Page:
Unified comms comes alive with UFB
By now, the concept of unified communication is familiar to most New Zealanders, even if they don’t call it that.
That’s because a good smartphone contains all that is necessary to enable email, SMS, voice, data and video communications.
But there remains one major limiting factor, not only for consumers, but also for businesses looking to take further advantage of consolidated communications. Bandwidth.
While connectivity in this country certainly isn’t bad, it’s also not as good as it can be. This is set to change, and dramatically, with the gradual introduction of ultrafast broadband. The industry is a little obsessed with UFB because it is such a game changer for any sort of services delivered from the cloud. Unified communications is most definitely such a service.
At Orcon, we are convinced the UFB rollout will boost businesses into a new realm, as they embed new services into their day-to-day operations.
With these services, the bottom line is that the better the connection, the better the service works. It means better productivity, and better staff engagement from those who can then truly tele-work. It also means extending most services to their full potential while also giving more businesses access than ever before.
The limitations of copper connections are not just speed, either. There are at least three other factors which afflict copper, but which are absent from fibre.
The first is reliability. As with voice, a ‘usable’ video communication session cannot suffer from any latency or other ‘noise’ without quickly becoming frustrating and an impediment to good communication. This happens over copper – it does not over fibre.
The connection is exponentially more reliable – once up, it stays up, without any of the capriciousness that defines copper connections.
The second is the degradation of service which is experienced over a longer line. Internet users who have lived rurally or who have businesses outside major centres will be familiar with the problem of ‘being too far from the exchange’.
Distance is an issue because signal quality deteriorates the longer a copper wire is. Not with fibre.
The third factor concerns the ADSL services which are familiar to most businesses today (especially the smaller to medium sized companies). They might be fairly flash on download speeds, but they are slow on uploading (hence ‘asynchronous’).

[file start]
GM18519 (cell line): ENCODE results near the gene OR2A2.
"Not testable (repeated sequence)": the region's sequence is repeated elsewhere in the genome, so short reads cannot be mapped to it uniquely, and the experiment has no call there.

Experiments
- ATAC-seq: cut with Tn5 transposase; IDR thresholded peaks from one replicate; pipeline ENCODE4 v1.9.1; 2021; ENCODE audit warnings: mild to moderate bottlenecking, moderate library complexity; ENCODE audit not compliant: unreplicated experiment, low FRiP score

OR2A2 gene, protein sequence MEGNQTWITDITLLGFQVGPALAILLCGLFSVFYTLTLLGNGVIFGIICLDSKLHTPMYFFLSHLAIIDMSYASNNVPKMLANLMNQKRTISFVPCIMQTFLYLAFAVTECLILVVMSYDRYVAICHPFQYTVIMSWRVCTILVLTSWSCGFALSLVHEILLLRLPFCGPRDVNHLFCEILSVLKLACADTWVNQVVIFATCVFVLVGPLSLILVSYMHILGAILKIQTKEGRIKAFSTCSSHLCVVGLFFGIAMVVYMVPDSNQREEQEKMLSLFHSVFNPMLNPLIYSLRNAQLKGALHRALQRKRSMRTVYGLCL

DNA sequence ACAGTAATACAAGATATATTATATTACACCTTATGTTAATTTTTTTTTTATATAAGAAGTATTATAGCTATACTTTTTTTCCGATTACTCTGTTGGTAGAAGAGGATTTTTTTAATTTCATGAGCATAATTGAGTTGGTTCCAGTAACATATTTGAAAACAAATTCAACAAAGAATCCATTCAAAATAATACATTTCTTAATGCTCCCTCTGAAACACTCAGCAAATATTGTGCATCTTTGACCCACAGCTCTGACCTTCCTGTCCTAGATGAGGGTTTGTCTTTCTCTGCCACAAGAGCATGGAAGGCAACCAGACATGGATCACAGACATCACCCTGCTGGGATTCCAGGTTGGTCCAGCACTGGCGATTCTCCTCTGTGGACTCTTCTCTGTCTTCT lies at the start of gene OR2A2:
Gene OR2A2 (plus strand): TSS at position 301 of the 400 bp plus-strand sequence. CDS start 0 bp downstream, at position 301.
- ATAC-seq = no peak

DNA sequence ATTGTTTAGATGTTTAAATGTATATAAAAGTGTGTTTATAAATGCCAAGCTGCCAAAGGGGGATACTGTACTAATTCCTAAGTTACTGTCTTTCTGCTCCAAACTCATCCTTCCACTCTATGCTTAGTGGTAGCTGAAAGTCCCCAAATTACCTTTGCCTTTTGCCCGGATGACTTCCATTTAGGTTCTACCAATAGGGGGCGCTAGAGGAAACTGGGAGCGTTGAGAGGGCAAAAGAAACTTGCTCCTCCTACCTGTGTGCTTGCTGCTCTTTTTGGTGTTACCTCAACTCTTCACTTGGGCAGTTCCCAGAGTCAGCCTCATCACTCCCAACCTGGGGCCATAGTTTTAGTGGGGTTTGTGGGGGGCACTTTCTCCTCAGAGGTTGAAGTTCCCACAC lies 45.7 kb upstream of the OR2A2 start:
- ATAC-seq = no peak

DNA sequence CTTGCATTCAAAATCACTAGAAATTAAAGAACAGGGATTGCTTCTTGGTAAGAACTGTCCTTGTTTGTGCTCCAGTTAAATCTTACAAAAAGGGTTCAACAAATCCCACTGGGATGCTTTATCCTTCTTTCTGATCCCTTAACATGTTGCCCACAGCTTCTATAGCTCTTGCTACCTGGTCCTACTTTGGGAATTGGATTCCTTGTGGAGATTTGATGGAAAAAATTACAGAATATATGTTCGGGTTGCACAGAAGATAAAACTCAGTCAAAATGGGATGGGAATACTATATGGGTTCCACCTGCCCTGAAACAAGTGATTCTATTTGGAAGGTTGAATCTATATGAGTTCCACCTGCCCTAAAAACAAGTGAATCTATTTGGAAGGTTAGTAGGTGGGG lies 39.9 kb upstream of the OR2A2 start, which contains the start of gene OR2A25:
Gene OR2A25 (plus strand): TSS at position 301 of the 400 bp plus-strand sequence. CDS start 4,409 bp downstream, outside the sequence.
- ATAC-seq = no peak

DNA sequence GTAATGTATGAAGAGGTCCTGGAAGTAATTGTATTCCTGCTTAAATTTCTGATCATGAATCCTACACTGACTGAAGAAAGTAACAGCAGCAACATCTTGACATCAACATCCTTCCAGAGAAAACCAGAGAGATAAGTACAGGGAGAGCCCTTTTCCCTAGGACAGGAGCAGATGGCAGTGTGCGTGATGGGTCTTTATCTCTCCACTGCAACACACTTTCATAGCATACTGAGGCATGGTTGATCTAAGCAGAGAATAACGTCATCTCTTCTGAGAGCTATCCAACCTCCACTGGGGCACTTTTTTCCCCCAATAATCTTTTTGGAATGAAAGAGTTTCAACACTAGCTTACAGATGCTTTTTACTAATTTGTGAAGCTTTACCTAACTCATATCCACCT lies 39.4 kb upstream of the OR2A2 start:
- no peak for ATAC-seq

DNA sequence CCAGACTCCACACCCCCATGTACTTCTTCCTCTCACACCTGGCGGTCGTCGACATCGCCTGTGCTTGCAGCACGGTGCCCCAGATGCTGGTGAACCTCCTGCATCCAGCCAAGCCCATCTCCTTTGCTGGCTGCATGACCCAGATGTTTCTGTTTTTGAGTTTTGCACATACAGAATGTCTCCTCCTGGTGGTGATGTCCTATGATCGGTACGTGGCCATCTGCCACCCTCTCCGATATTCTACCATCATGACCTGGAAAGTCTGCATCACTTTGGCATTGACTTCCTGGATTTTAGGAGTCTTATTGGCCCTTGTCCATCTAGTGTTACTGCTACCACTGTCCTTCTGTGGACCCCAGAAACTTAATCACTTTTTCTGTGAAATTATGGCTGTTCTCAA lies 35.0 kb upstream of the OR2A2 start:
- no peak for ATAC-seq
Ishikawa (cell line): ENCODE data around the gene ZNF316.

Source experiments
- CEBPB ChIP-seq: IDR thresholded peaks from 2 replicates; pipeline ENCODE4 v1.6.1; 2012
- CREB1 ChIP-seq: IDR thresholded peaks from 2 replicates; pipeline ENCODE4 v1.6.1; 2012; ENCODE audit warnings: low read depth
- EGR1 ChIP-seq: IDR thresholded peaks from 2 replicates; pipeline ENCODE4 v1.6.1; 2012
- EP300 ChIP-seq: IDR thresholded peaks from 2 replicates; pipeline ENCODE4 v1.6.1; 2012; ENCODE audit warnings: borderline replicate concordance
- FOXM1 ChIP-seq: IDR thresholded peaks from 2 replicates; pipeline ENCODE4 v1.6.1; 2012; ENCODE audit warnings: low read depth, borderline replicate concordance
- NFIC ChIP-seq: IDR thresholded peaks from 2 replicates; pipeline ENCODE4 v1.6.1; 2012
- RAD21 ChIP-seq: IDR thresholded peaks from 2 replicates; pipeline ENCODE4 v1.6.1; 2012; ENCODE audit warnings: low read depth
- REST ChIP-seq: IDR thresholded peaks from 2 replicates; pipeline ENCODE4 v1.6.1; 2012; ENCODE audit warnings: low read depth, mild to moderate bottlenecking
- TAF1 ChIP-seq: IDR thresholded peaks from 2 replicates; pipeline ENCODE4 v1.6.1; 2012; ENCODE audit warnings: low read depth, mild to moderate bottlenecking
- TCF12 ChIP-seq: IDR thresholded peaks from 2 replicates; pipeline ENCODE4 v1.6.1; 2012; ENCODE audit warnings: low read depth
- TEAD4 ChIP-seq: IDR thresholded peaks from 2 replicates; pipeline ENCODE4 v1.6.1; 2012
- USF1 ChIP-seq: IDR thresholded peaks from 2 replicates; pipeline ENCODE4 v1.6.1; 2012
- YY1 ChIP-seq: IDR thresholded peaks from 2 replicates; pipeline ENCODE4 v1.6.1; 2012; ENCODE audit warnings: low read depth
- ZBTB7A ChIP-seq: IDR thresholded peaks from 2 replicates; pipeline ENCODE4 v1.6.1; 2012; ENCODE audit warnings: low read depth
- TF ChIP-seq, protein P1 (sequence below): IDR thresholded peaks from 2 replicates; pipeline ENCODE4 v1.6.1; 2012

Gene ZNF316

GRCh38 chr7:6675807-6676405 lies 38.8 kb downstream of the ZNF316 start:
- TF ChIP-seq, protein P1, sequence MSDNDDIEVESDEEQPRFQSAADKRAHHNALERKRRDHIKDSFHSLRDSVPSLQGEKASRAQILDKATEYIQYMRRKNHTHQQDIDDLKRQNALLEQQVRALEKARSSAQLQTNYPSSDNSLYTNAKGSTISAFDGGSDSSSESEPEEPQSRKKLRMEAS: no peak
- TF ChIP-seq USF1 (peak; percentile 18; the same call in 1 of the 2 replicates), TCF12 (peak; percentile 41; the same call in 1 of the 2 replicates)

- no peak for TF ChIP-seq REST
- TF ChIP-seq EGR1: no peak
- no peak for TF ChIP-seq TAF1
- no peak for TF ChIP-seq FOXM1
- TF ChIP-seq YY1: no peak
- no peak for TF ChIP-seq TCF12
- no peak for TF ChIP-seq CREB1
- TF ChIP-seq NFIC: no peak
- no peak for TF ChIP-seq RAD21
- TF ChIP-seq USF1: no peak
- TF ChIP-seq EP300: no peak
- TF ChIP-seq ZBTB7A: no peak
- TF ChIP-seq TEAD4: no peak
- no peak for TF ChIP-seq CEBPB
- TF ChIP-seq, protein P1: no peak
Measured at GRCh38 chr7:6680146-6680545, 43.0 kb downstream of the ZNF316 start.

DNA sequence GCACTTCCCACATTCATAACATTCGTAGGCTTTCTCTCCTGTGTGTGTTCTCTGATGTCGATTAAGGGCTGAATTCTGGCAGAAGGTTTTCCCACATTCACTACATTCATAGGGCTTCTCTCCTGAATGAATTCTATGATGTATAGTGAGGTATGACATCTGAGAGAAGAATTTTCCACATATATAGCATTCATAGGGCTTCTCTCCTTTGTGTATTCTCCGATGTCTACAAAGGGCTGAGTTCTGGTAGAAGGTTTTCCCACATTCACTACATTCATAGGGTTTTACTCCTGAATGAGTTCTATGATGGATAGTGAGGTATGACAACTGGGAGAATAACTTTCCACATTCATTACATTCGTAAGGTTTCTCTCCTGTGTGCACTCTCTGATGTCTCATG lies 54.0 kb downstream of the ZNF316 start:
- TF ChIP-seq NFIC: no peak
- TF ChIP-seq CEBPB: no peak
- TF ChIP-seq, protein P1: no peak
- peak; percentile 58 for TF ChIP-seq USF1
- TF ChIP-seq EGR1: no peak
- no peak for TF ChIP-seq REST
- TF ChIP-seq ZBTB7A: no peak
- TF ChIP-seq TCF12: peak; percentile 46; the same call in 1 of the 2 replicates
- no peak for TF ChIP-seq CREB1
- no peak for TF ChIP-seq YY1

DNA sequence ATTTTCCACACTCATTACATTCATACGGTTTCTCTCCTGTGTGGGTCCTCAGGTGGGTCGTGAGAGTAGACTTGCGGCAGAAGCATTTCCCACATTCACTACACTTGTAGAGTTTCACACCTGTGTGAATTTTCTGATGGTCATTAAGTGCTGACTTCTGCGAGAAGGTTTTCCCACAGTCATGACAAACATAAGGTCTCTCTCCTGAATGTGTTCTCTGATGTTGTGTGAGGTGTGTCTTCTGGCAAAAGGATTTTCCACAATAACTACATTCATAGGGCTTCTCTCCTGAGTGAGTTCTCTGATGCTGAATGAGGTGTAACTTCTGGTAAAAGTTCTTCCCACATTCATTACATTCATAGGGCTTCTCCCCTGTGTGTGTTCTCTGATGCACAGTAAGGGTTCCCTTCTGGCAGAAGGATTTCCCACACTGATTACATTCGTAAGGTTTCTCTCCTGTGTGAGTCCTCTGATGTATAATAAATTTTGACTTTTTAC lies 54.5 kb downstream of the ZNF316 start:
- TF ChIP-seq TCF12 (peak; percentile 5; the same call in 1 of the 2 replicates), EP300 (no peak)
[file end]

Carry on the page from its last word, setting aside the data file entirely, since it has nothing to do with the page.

Where high-bandwidth applications are being used, and certainly the voice and video components of unified communications fall into this bracket, quality is impacted by the limitations of copper.
These may seem peripheral issues confined literally and figuratively to the edge of the network or to specific users.
However, until fibre is experienced, most customers are simply unaware of how much better the connection can be – and the services that such a connection can bring to life.
The sheer capacity afforded by a UFB connection means everyone in the office can have unified communications on the desktop - even in the main centres. That means the ability to contact clients and co-workers by the best means possible, be it voice, video, or email.
A new wave of innovation
The government is investing in the UFB network which continues to become available to more New Zealanders every day. The connections are available to 65,000 premises now, with 150,000 more premises passed by fibre cables by July next year.
What this means is that a new wave of innovation can be expected.
You will see connectivity bundled with additional services, among them cloud-based backup and restore, something likely indispensable to any business (and now viable given the tenfold increase in upload speeds which comes with UFB).
Also among these services are unified communications offerings. The power of the cloud, combined with the power of a substantial connection, makes it astoundingly inexpensive to provide advanced services combining all modes of communication.
What once cost a mint can now be put on the desk of every employee.
As UFB is rolled out, it is fair to say no-one really knows exactly how it will stimulate innovation, or exactly how the new services will change the business landscape. However, what the internet has surely proven beyond a doubt is that when there is more capacity and more speed, truly amazing things happen.
Today, we’re anticipating the ability for everyone to eliminate the barriers of distance with video, voice, data or text communications. And underpinning that is the enticing raw power of the UFB network.
By: Andrew Crawford, Orcon Head of Business Development